On the flip side, the American Alsatian can easily suffer from separation anxiety if he is left alone for more than four hours. If you work long hours or are gone for days at a time, this dog is not suited for you.

Are These Dogs Good for Families? 👪

Absolutely! The American Alsatian is a wonderful family dog. He is devoted to his family and plays well with both young children and adults. Due to his large size, it’s important to keep an attentive eye on your tots when they interact with this dog. An American Alsatian can accidentally injure a small child with his large frame.

Does This Breed Get Along with Other Pets?

Yep! The American Alsatian is a social animal that loves to partake in playtime with other pooches. However, as with small kids, the American Alsatian can easily injure a small dog. Always supervise playtime between your American Alsatian and smaller pets.

American Alsatian walking in the river
Image By: BGSmith, Shutterstock


Things to Know When Owning an American Alsatian:

If you plan on making an American Alsatian part of your family, here is everything you need to know about caring for this amazing dog.

Food & Diet Requirements 🦴

The American Alsatian needs a nutritious diet specially formulated for large dogs. Feed your American Alsatian about 3 to 3½ cups of food that is divided into two meals each day. Since he is a big breed, the American Alsatian is at risk from bloat. Bloat is a life-threatening condition and your pet should be seen by a vet immediately if he displays any symptoms. To avoid bloat, don’t exercise your dog for an hour after feeding him.

Exercise 🐕

Many folks might assume that since the American Alsatian is a big dog, he’ll have big exercise requirements. Luckily, this is not the case at all! This hybrid dog breed actually is a lazy lounger that only needs about 30 minutes of exercise daily. A brisk walk around the block or a game of fetch should do the trick.

The American Alsatian doesn’t need as much mental stimulation as other breeds. Providing him with a few chew toys will keep him occupied for hours.

American alsatian dog on a leash
Image By: Anna Krivitskaya, Shutterstock

Training 🎾

The American Alsatian is a natural people-pleaser and can easily learn basic commands. Because of this, positive reinforcement training works best for this breed. Training should start immediately after you bring your American Alsatian home. The same goes for socialization.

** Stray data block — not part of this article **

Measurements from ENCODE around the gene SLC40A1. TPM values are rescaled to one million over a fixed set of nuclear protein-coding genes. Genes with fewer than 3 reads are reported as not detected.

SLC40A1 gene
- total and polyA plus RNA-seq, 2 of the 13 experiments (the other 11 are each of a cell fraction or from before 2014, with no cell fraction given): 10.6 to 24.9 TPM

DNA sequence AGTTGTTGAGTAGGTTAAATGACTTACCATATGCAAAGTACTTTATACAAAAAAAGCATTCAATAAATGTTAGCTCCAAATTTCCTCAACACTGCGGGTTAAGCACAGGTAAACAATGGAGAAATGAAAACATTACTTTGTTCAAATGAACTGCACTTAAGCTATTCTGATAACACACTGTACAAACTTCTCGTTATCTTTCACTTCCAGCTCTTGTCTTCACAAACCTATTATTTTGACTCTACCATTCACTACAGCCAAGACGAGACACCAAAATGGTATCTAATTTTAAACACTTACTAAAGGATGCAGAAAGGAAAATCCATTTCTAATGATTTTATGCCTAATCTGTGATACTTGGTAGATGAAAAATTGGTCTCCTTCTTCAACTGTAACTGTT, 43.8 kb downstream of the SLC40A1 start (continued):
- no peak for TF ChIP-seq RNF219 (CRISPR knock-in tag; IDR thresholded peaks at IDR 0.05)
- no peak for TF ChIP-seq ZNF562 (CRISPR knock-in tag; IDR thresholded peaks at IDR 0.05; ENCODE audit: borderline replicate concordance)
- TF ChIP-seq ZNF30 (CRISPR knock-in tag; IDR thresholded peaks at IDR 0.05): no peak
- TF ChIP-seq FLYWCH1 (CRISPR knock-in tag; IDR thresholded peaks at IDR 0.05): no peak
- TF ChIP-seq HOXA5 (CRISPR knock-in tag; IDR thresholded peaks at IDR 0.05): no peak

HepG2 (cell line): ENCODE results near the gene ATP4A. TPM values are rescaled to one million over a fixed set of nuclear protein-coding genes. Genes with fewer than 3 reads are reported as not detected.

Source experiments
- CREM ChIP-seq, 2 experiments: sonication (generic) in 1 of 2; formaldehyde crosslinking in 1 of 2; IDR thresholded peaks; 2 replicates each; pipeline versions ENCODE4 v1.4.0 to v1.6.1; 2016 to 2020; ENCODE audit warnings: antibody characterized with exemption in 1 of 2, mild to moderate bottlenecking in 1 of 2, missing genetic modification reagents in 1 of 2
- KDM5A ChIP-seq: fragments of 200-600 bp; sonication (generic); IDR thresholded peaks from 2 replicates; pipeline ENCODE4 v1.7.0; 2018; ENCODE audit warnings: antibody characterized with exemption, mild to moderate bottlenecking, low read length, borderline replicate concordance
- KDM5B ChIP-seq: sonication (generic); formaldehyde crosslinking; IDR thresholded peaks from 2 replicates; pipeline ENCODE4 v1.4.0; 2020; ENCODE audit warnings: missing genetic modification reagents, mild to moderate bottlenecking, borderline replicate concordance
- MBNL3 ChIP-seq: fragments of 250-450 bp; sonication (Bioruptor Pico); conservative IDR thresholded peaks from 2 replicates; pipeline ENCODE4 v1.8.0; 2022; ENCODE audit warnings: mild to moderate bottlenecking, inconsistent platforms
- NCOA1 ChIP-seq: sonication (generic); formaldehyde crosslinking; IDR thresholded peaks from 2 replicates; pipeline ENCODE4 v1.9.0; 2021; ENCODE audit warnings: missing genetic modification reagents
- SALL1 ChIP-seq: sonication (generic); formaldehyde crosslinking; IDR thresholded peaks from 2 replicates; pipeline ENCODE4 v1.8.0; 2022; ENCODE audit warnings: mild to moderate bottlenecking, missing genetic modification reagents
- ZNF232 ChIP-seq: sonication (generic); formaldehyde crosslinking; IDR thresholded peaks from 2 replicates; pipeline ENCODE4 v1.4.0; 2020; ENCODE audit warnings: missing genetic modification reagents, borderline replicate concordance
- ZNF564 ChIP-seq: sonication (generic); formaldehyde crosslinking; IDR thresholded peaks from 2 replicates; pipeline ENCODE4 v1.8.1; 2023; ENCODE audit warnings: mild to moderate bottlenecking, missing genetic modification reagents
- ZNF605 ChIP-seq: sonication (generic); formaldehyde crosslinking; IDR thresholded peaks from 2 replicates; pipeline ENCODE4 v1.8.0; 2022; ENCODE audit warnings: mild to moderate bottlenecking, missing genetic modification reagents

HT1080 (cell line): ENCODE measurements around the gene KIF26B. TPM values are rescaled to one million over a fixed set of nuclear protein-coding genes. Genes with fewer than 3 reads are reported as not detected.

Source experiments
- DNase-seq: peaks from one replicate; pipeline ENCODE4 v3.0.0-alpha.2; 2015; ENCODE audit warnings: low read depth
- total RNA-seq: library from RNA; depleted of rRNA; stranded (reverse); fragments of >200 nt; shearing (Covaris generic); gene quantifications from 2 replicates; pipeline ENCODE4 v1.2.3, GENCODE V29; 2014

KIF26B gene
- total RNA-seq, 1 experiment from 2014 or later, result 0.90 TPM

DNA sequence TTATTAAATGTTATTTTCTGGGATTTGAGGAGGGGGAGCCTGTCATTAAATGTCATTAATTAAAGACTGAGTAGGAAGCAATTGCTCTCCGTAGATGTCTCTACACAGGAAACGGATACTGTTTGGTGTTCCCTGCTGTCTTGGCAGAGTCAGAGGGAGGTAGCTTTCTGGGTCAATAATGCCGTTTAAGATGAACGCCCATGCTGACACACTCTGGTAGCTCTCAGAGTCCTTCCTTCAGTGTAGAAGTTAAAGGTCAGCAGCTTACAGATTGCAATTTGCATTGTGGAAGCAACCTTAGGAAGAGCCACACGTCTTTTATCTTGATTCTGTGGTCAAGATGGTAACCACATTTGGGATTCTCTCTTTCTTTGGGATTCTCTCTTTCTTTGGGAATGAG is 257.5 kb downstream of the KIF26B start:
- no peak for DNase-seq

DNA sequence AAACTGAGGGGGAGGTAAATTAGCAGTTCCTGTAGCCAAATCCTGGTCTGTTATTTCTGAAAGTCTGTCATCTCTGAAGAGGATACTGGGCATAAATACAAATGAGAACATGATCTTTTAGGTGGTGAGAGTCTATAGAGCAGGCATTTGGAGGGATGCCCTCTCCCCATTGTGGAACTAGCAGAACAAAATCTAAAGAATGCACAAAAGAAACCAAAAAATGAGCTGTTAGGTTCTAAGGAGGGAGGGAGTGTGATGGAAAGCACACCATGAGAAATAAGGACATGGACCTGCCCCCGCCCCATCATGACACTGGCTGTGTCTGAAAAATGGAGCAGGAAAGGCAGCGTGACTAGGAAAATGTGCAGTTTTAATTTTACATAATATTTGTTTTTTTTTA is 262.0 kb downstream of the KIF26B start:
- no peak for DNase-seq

Because of his easygoingness, the American Alsatian makes a great dog for first-time owners. Unlike his German Shepherd parent, the American Alsatian isn’t an overly protective or aggressive dog and won’t cause you to worry.

Grooming ✂️

The has a long, lush coat that needs to be brushed weekly to remove tangles and mats. When brushing him, check his body for any unusual bumps, lumps, and scrapes. Clean his ears and clip his nails as needed.

Health and Conditions 🏥

Minor Conditions
  • Ear infections
  • Obesity
Serious Conditions
  • Bloat
  • Hip dysplasia
  • Panosteitis
  • Epilepsy

The American Alsatian is a relatively hardy and healthy hybrid. However, he can develop certain health conditions, such as hip dysplasia, as he ages. Routine vet visits and testing can identify a potential problem before it becomes a full-blown health issue.


Male vs Female

American Alsatian males are much larger than females. Both genders are laid-back and loving.

3 Little-Known Facts About the American Alsatian

1. They’re Modern-Day Dire Wolves

The American Alsatian was intentionally bred to resemble the prehistoric dire wolf. These massive canines tipped the scales at 150 pounds and were fierce and agile hunters.

2. They’re Gentle Giants

Despite his huge size, the American Alsatian is actually a big softie. He interacts well with young children and loves cuddling up on the couch for a nap. This laid-back personality makes the American Alsatian the ultimate companion dog.

3. They’re Not Big on Barking

If you’re looking for a vocal guard dog, the American Alsatian isn’t it. This relatively quiet breed isn’t too keen on barking at strangers, other dogs, or loud noises.


Final Thoughts

If you’re seeking a well-mannered and devoted canine companion, the American Alsatian could be perfect. This huge sweetheart loves children, other pets, and spending time with his family. Consider adding an American Alsatian to your home today!

Featured Image Credit: BGSmith, Shutterstock